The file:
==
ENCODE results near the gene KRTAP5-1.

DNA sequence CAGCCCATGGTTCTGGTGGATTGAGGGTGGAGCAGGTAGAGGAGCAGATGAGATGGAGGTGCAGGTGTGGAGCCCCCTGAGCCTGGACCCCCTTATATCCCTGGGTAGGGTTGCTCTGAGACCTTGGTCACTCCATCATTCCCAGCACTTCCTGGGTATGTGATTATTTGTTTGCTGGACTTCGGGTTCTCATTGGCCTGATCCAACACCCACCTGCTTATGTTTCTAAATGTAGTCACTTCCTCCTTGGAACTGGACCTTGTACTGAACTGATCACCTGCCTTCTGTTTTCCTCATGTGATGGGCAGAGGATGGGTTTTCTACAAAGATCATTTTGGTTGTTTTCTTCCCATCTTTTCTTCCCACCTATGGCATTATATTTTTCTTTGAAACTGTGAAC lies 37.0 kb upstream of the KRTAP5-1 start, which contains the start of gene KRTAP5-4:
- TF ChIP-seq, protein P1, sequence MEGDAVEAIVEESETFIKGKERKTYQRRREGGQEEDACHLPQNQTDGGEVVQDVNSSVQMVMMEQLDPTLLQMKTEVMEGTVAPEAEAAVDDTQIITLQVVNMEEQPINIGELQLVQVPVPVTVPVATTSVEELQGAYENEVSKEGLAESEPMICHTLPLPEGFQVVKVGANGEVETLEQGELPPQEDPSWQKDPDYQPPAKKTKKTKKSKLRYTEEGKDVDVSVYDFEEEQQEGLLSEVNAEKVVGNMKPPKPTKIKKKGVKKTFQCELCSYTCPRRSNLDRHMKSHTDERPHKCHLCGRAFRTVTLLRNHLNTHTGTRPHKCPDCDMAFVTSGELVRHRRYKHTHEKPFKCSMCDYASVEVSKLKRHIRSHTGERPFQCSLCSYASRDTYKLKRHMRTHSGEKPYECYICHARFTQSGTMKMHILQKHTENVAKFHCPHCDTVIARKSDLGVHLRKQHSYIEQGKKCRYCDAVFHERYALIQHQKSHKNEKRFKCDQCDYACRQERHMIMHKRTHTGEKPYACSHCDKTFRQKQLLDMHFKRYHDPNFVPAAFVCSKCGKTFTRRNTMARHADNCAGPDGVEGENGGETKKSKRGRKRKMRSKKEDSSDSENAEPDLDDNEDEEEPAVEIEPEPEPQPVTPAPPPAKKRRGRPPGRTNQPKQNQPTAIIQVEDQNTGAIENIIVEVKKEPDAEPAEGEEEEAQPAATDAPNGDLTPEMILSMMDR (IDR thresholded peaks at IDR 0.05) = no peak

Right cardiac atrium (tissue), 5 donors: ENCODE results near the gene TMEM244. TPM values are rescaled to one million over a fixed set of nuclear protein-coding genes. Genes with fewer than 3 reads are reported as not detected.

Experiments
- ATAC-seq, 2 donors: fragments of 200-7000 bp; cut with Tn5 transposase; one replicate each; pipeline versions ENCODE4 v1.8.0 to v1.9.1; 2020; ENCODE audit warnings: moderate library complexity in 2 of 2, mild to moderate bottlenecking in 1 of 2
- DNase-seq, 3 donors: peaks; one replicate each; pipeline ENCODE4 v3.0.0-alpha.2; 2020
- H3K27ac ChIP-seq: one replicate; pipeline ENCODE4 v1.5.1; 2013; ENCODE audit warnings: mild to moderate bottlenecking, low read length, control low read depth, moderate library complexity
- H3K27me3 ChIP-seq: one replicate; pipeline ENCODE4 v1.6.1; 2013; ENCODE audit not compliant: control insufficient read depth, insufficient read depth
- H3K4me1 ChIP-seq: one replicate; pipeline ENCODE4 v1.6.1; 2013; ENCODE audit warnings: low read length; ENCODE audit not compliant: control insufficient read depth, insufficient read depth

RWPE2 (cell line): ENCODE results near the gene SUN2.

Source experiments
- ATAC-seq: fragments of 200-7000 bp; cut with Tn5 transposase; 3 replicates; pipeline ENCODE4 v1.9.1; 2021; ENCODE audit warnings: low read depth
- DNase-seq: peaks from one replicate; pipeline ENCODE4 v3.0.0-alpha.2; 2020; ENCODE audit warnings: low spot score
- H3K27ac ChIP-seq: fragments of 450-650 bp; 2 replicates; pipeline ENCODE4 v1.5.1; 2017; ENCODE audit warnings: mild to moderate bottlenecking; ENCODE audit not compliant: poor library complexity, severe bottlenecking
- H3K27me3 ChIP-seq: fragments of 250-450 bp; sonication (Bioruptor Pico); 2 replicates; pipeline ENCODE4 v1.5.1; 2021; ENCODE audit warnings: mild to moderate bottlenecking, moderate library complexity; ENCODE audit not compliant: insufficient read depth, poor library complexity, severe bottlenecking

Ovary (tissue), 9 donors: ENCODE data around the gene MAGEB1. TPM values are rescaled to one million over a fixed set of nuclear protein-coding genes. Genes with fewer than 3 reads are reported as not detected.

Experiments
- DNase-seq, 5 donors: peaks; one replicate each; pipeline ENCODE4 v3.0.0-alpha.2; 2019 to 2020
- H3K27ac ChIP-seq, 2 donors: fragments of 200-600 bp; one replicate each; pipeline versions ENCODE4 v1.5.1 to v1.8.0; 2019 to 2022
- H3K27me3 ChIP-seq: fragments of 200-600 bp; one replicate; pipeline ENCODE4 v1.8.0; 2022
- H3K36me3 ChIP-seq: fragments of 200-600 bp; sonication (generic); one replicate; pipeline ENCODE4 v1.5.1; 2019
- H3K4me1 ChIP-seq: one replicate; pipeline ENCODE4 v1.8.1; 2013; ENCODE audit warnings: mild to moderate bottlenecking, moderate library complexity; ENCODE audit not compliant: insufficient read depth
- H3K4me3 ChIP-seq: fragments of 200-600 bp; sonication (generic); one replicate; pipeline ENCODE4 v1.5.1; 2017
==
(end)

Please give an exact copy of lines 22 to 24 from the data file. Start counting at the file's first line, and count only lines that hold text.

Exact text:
- H3K36me3 ChIP-seq: fragments of 200-600 bp; sonication (generic); one replicate; pipeline ENCODE4 v1.5.1; 2019
- H3K4me1 ChIP-seq: one replicate; pipeline ENCODE4 v1.8.1; 2013; ENCODE audit warnings: mild to moderate bottlenecking, moderate library complexity; ENCODE audit not compliant: insufficient read depth
- H3K4me3 ChIP-seq: fragments of 200-600 bp; sonication (generic); one replicate; pipeline ENCODE4 v1.5.1; 2017